"It's certainly not how you expect it to happen," says the Canadian-American musician. "I had spoken with my mother for years about having children and I think she was very excited to be a grandmother. But we also knew that her time was limited on this earth, so it wasn't a complete shock."
It was, however, a "tough pill to swallow": the joys of having children combined with the grief of losing a parent.
As Martha explains, "you find help where you can get it" and the famous Wainwright/ McGarrigle family grew closer. Kate's sister, Anna, had always been more than just a sibling. Together, Kate and Anna were an internationally renowned songwriting and recording duo. "It's brought me a lot closer in many ways to my aunt Anna," says Martha, "who has sort of become a surrogate grandmother and mother."
Now 36, Martha doesn't mind getting personal. "For me, it's more interesting to talk about my family, and my mother and her music, than it is to sort of go on and on about songs or my own kind of odd career," she offers. "Being able to talk about my mother is a way for me to keep her in my life."
As for her "odd career", Martha released her first studio album in four years last October. It took a while to get going. "After I was able to pick up a guitar again and the baby was getting bigger and in good health, I was really set on starting my next record," she says. "I was eager to get back out there and to continue working. And I also had a lot of feelings ... "
Returning to the day job is what helped Martha to cope with "new realities". "I knew, even when I was pregnant, that I was gonna try and incorporate, you know, motherhood and my life into how I make a living," she continues. "Because I need to work -- I don't have any other skills, and I feel I have a responsibility to work, so I've always wanted to do both and to not let go of my musical career."
Martha also had a new audience member to cater for -- one whose opinion she now values the most. "When I wrote these songs, my son was still a baby, and now I can see that he's getting older and is becoming more conscious of what I'm saying, I will probably have to be more careful not to embarrass him."
Recorded at Sean Lennon's home studio in New York and produced by Yuka Honda, of Cibo Matto, Martha's third studio album, Come Home To Mama, explores the various ups and downs of the past four years, and features performances from Lennon, Martha's husband Brad and Wilco's Nels Cline.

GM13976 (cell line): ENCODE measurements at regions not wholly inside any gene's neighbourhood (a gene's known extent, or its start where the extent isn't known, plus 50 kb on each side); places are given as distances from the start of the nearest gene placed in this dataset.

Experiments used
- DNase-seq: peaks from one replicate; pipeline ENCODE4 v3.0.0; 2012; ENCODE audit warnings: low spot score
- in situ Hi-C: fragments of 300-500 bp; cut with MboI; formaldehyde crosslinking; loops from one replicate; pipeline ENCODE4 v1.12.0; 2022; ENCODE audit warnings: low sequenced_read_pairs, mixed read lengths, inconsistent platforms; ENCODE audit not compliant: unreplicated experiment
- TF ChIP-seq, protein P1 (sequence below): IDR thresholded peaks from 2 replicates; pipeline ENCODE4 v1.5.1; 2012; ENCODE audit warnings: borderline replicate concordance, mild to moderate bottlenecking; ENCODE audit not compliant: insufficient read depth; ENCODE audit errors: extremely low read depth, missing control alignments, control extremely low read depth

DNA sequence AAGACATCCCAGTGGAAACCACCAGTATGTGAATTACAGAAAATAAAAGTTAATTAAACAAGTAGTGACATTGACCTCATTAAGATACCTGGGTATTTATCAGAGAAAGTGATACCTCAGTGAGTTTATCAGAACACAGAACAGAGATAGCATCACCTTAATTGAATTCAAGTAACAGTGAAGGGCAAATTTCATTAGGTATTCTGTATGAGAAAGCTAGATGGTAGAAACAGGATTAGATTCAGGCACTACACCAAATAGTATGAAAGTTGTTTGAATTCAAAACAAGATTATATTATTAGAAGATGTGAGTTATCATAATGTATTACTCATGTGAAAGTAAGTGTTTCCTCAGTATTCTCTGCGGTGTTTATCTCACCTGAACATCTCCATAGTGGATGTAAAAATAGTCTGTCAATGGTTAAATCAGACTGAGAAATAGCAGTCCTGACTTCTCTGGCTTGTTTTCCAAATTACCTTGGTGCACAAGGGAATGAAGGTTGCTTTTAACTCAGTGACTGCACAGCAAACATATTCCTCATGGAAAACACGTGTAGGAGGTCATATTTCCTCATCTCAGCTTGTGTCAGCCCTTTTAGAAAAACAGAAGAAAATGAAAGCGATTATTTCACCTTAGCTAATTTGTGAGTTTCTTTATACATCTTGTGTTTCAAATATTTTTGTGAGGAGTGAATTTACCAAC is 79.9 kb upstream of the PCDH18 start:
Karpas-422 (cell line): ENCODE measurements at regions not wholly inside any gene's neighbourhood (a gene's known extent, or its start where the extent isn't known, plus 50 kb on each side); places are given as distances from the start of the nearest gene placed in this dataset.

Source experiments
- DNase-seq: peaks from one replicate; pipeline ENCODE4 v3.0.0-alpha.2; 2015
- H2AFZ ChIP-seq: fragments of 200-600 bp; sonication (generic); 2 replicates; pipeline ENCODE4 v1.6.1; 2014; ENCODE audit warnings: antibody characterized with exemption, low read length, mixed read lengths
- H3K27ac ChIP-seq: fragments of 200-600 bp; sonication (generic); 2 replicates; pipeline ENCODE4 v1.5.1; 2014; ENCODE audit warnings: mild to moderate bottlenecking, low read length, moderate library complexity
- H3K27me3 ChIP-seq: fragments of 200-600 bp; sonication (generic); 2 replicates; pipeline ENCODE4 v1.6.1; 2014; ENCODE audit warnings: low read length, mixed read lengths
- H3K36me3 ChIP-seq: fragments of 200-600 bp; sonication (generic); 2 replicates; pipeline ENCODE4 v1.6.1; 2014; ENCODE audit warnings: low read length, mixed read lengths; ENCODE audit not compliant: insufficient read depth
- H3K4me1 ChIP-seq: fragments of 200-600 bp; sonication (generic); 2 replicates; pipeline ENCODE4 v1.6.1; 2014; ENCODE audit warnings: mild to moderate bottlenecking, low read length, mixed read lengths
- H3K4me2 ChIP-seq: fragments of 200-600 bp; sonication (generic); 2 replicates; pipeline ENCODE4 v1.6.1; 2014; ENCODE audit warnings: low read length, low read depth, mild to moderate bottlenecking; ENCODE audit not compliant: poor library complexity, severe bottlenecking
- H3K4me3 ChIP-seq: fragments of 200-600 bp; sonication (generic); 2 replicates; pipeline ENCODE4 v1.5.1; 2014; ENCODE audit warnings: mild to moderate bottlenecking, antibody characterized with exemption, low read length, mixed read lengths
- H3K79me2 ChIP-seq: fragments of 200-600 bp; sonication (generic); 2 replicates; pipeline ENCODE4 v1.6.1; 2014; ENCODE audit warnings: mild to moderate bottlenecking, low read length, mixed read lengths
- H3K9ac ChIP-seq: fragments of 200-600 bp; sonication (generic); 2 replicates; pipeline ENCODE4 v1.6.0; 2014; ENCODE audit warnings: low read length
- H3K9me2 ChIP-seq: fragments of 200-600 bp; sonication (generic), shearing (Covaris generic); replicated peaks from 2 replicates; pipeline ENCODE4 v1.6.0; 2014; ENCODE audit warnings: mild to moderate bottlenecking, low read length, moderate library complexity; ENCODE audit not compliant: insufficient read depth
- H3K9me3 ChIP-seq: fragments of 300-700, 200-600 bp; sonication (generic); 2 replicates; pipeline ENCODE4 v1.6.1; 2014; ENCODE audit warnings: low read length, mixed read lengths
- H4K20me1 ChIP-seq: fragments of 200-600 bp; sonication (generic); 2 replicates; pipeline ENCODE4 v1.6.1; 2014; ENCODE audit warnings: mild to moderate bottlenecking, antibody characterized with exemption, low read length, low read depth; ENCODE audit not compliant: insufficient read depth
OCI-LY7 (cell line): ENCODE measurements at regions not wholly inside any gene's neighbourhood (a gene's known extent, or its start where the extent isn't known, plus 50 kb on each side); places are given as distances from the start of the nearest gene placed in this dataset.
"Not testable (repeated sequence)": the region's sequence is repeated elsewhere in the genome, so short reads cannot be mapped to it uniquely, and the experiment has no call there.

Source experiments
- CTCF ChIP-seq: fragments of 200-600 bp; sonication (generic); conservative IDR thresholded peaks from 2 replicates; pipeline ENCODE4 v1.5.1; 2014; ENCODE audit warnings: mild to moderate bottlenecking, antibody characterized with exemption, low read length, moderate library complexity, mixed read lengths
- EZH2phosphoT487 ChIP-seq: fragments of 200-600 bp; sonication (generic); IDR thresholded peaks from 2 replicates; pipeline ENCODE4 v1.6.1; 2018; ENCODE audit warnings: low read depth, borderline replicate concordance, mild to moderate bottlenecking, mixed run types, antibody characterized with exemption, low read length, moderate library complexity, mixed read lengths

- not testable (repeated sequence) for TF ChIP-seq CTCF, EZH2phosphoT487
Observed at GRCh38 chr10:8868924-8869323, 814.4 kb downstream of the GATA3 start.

Its eerie, piano-led centrepiece (the beautiful Proserpina) showcases Martha's remarkable vocal in a way that had previously gone unheard. It's also the last song that Kate McGarrigle ever wrote. "It's made me want to try harder," says Martha, of her mother's passing.. It's made me want to succeed more.
"There's also this new sense of responsibility that comes out of being a parent, and certainly, the need to have some success in an industry that's difficult to have success in. I've become an adult and it's much more necessary to try harder," she laughs.
Martha has had her fair share of success. In 2006, Snow Patrol's Gary Lightbody wrote a song with her voice in mind. The end result was the entrancing Set The Fire To The Third Bar on which Martha featured. She has toured with her big brother Rufus, Pete Townshend and Van Morrison. She's also got the critics on her side.
Of course, you don't talk to one Wainwright without mentioning another. After all, Martha is probably best known for Bloody Mother F***ing A**hole -- an angry guitar tune about her folk-artist father Loudon Wainwright III.
Next month, she returns to Dublin for a two-night stint at the Pepper Canister Church. Hmmm, Martha Wainwright in a church, singing an expletive-laden number about her dad... now that should be interesting. "It is," she replies. "I've done it before. It's always a bit embarrassing. But, you know, luckily we don't live in Russia. And we're not members of Pussy Riot, who have been wrongfully treated ... "
Come Home To Mama is out now. Martha Wainwright plays the Pepper Canister Church on February 3 and 4